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Sean Avery's tell-all book delivers the goods

Ryan Kennedy
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Sean Avery's tell-all book delivers the goods

Sean Avery Author: Christopher Pasatieri/Getty Images

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Sean Avery's tell-all book delivers the goods

Ryan Kennedy
By:

The one-of-a-kind left winger gives an unparalleled inside look at the NHL lifestyle, while maintaining his love for Rangers fans and Red Wings legends

During his playing days, Sean Avery would largely stay away from giving reporters juicy inside tales, saying he was saving them for his book. Well, the book is written and Avery delivered.

The retired agitator’s autobiography, entitled Offside: My Life Crossing the Line in Canada and Ice Capades: A Memoir of Fast Living and Tough Hockey in the United States, comes out on Oct. 24 and I highly recommend giving it a read. If you ever wanted to know what players really thought of certain coaches (Mike Babcock, Andy Murray, John Tortorella), which teammates can drive a squad nuts, or just see how the NHL sausage is made (drugs, sex, partying), Avery has the scoop.

What really struck me was the reverence Avery had for the glory-era Red Wings, however. The nasty left winger made his NHL debut in Detroit and lapped up the lessons from legends such as Chris Chelios, Brett Hull, Steve Yzerman and Brendan Shanahan. There are some great off-ice tales about some of these icons – which I won’t spoil – but Chelios is clearly super-human and I had to wonder if Hull will forgive Avery’s entourage for accidentally poisoning the Hall of Famer on one occasion, once he reads the book. Avery’s not concerned, though.

“The people I chose to talk about were obviously guys I had strong relationships with,” he said. “None of them are going to pick up the phone and say ‘I can’t believe you said that about me.’ ”

An avid reader during his playing days, Avery said he always saw a book in his head. He really started to think about his future during the last two seasons of his NHL career and once it was time to pitch, he actually had a different idea: a modern-day men’s guidebook.

But publishers wanted a juicy memoir. Avery had read tons of athlete memoirs, from Jose Canseco and Lenny Dykstra to Andre Agassi, and didn’t feel like the tone of those fit. Then, he was turned on to a classic: Jim Bouton’s baseball tell-all Ball Four.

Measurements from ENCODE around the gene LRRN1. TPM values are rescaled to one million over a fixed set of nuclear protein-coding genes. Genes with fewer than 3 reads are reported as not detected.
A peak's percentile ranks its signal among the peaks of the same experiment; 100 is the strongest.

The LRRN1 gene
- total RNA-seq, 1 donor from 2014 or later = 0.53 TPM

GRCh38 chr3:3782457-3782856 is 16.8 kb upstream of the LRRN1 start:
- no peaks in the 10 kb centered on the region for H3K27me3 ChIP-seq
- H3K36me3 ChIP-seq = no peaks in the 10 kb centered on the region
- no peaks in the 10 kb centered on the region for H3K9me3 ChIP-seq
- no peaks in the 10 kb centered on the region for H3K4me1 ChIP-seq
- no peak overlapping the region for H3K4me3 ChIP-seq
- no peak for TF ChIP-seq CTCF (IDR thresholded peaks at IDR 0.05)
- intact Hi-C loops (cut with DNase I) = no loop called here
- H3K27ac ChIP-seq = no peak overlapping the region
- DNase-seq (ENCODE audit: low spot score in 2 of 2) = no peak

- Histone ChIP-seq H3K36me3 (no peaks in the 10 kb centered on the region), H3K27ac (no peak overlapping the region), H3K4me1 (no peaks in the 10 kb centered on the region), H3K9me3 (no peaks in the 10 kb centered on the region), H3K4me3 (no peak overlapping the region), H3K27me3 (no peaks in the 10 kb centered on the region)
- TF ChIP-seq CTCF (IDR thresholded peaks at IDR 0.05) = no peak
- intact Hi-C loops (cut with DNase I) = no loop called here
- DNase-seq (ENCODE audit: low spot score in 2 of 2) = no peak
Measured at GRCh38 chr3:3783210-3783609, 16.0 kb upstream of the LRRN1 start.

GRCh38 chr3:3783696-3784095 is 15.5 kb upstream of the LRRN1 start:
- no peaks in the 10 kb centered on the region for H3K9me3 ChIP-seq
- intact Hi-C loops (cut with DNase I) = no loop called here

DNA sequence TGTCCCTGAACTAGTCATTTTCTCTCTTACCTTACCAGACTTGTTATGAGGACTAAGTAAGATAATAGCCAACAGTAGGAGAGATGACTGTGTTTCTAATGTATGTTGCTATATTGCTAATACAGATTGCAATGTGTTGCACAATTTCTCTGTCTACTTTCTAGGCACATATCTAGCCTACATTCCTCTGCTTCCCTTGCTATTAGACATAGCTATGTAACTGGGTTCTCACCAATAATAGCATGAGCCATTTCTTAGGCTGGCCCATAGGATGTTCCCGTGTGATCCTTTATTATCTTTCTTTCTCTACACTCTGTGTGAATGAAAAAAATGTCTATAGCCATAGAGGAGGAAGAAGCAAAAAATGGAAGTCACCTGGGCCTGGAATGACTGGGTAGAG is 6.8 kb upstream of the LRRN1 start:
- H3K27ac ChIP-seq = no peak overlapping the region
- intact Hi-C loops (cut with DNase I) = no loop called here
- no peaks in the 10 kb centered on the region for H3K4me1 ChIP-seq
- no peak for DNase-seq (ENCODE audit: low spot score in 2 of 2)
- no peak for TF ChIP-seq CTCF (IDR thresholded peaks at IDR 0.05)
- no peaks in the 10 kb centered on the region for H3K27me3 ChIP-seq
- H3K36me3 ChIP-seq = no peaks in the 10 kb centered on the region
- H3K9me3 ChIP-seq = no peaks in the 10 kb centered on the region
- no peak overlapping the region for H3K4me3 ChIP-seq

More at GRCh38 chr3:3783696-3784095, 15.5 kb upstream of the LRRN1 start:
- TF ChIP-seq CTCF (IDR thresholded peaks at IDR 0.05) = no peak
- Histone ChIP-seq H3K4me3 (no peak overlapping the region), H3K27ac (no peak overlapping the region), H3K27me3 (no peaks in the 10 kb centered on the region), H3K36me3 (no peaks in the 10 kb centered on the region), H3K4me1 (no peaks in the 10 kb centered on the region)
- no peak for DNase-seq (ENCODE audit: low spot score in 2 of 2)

“The ocean just kinda parted,” Avery said. “Ball Four was really the template.”

So yes, the stories are great here. You can tell that Avery’s final stint with the Rangers was heartbreaking for him and he still laments the fact he no longer has the chance to get the Blueshirts faithful out of their seats with his anarchy.

“When you went to a Rangers game with Sean Avery in the lineup, you had no idea what was going to happen, no f$%^ing clue,” he said. “It was a total coin-toss. Now, nothing happens  – maybe a couple pretty goals are scored.”

Which is not to say Avery is completely divorced from the game. With his buddy Shanahan running the Toronto Maple Leafs, Avery has kept tabs on the league and he loves the youngsters who are excelling right now. “When I look at Auston Matthews…he’s far more exciting to watch than Dany Heatley was,” he said. “These are different superstars than when I came into the league. They dominate games.”

As for Avery, he’s moving on to a new challenge: acting. He has already appeared in the Mark Wahlberg flick Patriots Day and has really gotten serious about the task recently, finding an agent and pounding auditions – so don’t be surprised if you see him on an episode of Quantico in the near future.

In the meantime, he’s obviously promoting his book and regardless of whether you cheered or jeered him on the ice, any hockey fan will be interested in the stories he has to tell.

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Sean Avery's tell-all book delivers the goods